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Cucurbita moschata (Duch. ex Lamk) Duch. ex Poiret

Cucurbita moschata (Duch. ex Lamk) Duch. ex Poiret




Cucurbita pepo L. var. moschata

Vernacular Names


Labu merah, labu parang.


Pumpkin, winter squash, summer squash, marrow, cushaw, gourd.


Waluh, labu, labu merah.

Papua New Guinea







F’ak kh'am, f’ak th'oong, 'ü'.


Fak-thong (Central), namtao farang (Peninsular).


B[is] d[or], b[is] ng[oo].


Courge, potiron, courgette.

Geographical Distributions

The genus Cucurbita comprising about 25 species, is of New World origin. Central Mexico is considered the centre of origin of Cucurbita moschata. Archaeological evidence for the association of cultivated Cucurbita with man dates back to about 8000 BC. Wild forms have never been found. C. moschata spreads both north (United States) and south (Central and northern South America). After the discovery of the New World, Cucurbita species were introduced into the Old World, and secondary centres of diversity developed, mainly in Asia. 


Cucurbita moschata is a vine with hard and angular stem.

The leaves are soft hairy, not harsh, large and shallowly lobed. The petal is with widely spreading and mostly reflexed lobes.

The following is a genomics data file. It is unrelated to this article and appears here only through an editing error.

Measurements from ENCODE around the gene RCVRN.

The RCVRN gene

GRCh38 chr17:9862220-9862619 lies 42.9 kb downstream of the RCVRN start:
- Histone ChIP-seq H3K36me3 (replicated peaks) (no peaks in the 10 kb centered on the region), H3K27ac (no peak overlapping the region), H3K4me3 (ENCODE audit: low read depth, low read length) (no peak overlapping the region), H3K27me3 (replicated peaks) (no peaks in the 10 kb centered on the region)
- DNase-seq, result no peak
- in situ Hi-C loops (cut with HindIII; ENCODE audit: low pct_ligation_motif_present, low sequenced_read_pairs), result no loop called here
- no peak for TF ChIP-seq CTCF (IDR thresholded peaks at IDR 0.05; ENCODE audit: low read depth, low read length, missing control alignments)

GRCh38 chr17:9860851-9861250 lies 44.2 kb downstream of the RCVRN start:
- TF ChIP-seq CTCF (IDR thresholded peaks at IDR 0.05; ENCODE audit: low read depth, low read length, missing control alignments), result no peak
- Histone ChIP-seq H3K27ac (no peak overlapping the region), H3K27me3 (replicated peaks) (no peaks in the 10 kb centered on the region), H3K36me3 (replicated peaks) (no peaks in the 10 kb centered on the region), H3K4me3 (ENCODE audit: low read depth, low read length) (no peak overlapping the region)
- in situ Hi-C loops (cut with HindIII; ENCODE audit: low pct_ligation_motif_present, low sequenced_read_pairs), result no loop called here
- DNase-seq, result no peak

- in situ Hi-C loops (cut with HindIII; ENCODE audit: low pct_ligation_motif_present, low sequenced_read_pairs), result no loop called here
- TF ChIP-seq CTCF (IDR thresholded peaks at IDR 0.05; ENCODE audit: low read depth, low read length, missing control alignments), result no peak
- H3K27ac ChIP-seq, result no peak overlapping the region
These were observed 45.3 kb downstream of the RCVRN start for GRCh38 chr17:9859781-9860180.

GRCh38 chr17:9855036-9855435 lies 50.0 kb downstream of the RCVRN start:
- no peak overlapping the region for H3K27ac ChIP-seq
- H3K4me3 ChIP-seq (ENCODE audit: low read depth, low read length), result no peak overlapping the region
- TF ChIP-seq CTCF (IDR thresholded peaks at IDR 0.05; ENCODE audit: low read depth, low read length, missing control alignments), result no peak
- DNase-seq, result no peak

The fruit is a pepo. The fruit stalk is hard, smoothly grooved and enlarged at fruit attachment.

Ecology / Cultivation

Cucurbita moschata is grown in the tropics from the lowlands up to 1500 m altitude. They are warm season crops adapted to monthly mean temperatures of 18-27°C. C. moschata is the least tolerant of low temperatures. The species is relatively insensitive to photoperiod, although both photoperiod and temperature influence the ratio of male to female flowers (long days and high temperatures favouring male sex expression). C. moschata is not very demanding with respect to soil requirements. It can be cultivated on almost any fertile, well-drained soil with a neutral or slightly acid reaction (pH 5.5-7). It is drought-tolerant, requires relatively little water, and is sensitive to waterlogging. Excessive humidity is harmful because of the development of leaf diseases, so none of the species does well in the humid tropics.

Line Drawing / Photograph


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